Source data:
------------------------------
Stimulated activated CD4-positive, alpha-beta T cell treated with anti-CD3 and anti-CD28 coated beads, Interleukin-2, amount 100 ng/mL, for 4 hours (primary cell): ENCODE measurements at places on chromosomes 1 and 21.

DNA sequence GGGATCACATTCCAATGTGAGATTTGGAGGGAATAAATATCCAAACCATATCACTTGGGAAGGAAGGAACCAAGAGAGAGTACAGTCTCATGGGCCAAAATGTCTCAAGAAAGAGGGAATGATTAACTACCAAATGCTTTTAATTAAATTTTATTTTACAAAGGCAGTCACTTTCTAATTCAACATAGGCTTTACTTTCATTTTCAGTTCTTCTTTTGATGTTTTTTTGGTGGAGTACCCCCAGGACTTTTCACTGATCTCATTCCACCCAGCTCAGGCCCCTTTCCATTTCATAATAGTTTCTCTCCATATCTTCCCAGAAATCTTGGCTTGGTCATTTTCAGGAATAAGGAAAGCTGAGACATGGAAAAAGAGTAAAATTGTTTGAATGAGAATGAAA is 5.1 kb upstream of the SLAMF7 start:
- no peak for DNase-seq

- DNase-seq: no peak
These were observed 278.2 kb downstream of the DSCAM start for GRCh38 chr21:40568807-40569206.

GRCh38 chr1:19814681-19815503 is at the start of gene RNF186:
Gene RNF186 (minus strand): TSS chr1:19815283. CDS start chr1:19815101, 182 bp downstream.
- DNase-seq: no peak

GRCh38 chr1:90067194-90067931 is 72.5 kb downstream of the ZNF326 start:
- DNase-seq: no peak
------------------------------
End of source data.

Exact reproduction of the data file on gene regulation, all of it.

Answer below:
Stimulated activated CD4-positive, alpha-beta T cell treated with anti-CD3 and anti-CD28 coated beads, Interleukin-2, amount 100 ng/mL, for 4 hours (primary cell): ENCODE measurements at places on chromosomes 1 and 21.

DNA sequence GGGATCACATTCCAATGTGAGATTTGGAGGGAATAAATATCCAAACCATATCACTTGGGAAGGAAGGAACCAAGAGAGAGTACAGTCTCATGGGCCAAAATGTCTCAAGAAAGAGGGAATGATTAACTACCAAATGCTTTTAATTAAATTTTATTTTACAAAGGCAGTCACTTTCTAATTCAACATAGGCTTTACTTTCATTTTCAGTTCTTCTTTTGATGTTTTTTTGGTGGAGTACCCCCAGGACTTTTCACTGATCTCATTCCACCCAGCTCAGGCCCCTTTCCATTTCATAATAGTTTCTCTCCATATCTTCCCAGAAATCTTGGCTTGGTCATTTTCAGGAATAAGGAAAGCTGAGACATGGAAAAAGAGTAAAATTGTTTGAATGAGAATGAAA is 5.1 kb upstream of the SLAMF7 start:
- no peak for DNase-seq

- DNase-seq: no peak
These were observed 278.2 kb downstream of the DSCAM start for GRCh38 chr21:40568807-40569206.

GRCh38 chr1:19814681-19815503 is at the start of gene RNF186:
Gene RNF186 (minus strand): TSS chr1:19815283. CDS start chr1:19815101, 182 bp downstream.
- DNase-seq: no peak

GRCh38 chr1:90067194-90067931 is 72.5 kb downstream of the ZNF326 start:
- DNase-seq: no peak